America is approaching an important date for our military involvement in Iraq. By the end of next month, American combat forces are supposed to pull out of Iraqi cities. Little attention has been paid to this first withdrawal deadline in the American media, but as the date gets closer hopefully they'll realize what is about to happen. Because the next phase of America's military presence in Iraq could determine how fast President Obama can draw down the total number of American troops in the country.
As always in Iraq, things could go either way at this point. The chaos of sectarian violence could come back, or relative stability could give the central Iraqi government enough support to finally address the contentious issues they have been stalling on for years -- what to do with the oil revenue and the Kurdish situation in the north, among others.
But before drawing conclusions, we first must examine what the June 30 deadline means, and where the country currently stands.
The June 30 deadline
I examined the Status Of Forces Agreement (SOFA) in depth back in December when President George W. Bush signed it together with his counterpart Prime Minister Nouri Al Maliki of Iraq. The history of the struggle between Bush and Maliki over Article 24 of that agreement -- including the history of the rhetoric about a "timetable for withdrawal" -- raged throughout the 2008 election season in America. If your memory needs refreshing about how Maliki forced Bush to accept just such a timetable, you can read what I had to say about it back then.
But all we really need to review here is the actual language from the SOFA. From Article 24 (the entire document is available as a PDF file from the New York Times):
Recognizing the performance and increasing capacity of the Iraqi Security Forces, the assumption of full security responsibility by those Forces, and based upon the strong relationship between the Parties, an agreement on the following has been reached:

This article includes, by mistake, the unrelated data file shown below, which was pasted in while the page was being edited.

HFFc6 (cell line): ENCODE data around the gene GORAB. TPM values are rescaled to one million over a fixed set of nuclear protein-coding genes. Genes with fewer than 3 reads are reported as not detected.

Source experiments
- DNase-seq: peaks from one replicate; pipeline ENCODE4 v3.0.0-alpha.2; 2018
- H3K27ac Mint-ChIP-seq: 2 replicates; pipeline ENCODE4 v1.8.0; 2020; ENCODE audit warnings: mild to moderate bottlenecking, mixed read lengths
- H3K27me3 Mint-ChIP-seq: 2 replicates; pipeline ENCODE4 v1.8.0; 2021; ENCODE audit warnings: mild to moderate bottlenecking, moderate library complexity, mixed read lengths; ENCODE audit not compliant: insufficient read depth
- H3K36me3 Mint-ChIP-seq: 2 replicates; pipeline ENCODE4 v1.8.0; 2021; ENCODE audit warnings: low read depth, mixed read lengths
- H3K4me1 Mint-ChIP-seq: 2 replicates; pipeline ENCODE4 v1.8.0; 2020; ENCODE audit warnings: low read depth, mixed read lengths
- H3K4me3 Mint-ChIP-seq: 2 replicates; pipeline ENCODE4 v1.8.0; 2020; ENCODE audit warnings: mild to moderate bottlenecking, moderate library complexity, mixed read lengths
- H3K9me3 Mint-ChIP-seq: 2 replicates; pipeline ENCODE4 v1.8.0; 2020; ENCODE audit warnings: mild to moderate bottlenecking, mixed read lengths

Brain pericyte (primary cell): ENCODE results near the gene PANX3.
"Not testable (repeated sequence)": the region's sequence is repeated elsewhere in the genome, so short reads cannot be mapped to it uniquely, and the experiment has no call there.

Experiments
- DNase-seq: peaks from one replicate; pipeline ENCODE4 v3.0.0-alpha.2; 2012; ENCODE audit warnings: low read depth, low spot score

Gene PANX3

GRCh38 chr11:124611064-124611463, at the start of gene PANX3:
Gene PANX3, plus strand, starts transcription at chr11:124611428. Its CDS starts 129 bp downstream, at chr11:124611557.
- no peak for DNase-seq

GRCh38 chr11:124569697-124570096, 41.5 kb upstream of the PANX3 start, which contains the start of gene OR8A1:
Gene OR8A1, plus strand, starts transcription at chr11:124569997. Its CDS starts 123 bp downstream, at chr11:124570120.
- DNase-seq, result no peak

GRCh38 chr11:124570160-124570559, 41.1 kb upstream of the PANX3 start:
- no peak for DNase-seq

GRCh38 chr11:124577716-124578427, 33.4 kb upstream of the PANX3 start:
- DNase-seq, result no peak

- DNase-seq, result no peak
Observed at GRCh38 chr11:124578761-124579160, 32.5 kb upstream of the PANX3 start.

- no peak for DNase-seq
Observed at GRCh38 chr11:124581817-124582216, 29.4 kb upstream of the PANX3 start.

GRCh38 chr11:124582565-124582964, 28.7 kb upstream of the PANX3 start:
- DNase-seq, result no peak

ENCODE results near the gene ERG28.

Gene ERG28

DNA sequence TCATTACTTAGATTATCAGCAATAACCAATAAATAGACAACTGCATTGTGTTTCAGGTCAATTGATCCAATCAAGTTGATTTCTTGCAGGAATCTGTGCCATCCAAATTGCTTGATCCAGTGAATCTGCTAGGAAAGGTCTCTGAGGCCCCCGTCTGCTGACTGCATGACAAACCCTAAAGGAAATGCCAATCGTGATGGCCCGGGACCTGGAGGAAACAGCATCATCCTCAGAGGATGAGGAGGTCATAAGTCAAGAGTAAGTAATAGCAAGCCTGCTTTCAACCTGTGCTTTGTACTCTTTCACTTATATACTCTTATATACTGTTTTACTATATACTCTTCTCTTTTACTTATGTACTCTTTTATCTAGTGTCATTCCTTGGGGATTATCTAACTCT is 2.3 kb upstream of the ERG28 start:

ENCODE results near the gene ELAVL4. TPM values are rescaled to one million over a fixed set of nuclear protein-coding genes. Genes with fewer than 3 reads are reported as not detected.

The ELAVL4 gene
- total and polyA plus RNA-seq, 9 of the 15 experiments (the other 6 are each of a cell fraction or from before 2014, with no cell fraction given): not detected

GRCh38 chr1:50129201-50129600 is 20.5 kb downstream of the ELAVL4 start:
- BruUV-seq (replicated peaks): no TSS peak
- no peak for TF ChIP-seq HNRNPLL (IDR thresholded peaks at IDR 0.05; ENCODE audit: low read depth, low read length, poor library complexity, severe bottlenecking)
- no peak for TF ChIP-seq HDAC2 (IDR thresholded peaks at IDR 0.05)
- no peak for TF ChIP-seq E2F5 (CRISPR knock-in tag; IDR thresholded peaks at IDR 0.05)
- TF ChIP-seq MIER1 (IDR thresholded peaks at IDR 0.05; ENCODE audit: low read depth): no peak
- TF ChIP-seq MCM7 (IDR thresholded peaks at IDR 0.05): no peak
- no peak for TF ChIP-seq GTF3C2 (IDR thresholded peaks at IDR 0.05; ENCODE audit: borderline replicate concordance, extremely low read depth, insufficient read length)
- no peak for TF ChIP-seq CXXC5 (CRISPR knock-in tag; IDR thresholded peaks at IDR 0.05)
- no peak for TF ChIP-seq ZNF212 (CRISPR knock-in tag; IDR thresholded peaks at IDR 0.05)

. . .
2. All United States combat forces shall withdraw from Iraqi cities, villages, and localities no later than the time at which Iraqi Security Forces assume full responsibility for security in an Iraqi province, provided that such withdrawal is completed no later than June 30, 2009.
3. United States combat forces withdrawn pursuant to paragraph 2 above shall be stationed in the agreed facilities and areas outside cities, villages, and localities to be designated by the JMOCC before the date established in paragraph 2 above.
. . .
5. The Parties agree to establish mechanisms and arrangements to reduce the number of the United States Forces during the periods of time that have been determined, and they shall agree on the locations where the United States Forces will be present.
There is also a lesser deadline for June 30, which requires the U.S. to hand back to Iraq ownership of all bases we have constructed, as well as all permanent structures and improvements contained on those bases. But the big deadline is the one in Article 24 -- our troops must be out of the cities.
What it will mean in reality is that all combat troops will be pulled back mostly to large bases on the outskirts of the cities. Combat troops will still have similar duties within the cities, but will (as I heard one military source quoted saying) "now have to commute to work." In other words, not a whole lot of difference than the way things are now.
Or is it? Part of the success of the "surge" was that American soldiers adopted more of a "take and hold" strategy within the cities, setting up many small outposts all over the cities, to have a local presence in all the neighborhoods. It can be argued how much this one tactic had to do with the lessening of violence, but this is the main tactic which will now be reversed, as all the soldiers manning such outposts will now return to bases on the edge of town.
This will lessen the "footprint" of the American military presence, but nobody knows exactly what this will mean for the security of the city residents. We are about to find out.
We will find out in the cities we are going to pull out of, that is. Because there is some possible wiggle room in the SOFA. While everyone expects American forces to pull out of Baghdad and most other Iraq cities and towns, there are still a few which even the Iraq government may not want to see us out of quite yet. Mosul, in particular. There are a few other hotspots in Iraq that may explode if we leave, as well.
Now, Maliki seemed to preclude this a few weeks ago, by stating that there will be no "extension" of American troops in Iraqi cities, and that he fully expected America to adhere strictly to the June 30 deadline.
But Maliki is a consummate politician, and his remarks were largely for the benefit of his own domestic audience, in anticipation of the national elections Iraq will be holding next year. Kicking the Americans out remains politically popular in Iraq, and Maliki is speaking to that. Both American and Iraqi analysts believe Maliki will hold firm on not allowing an "extension" of the deadline, but may quietly accept an "exemption" for certain cities. Splitting political hairs? Sure, but it's not like Americans don't play this same game at times (see: Bush attempting "an aspirational goal for a time horizon for withdrawal," instead of admitting he had agreed to a "timetable").
The situation in Iraq today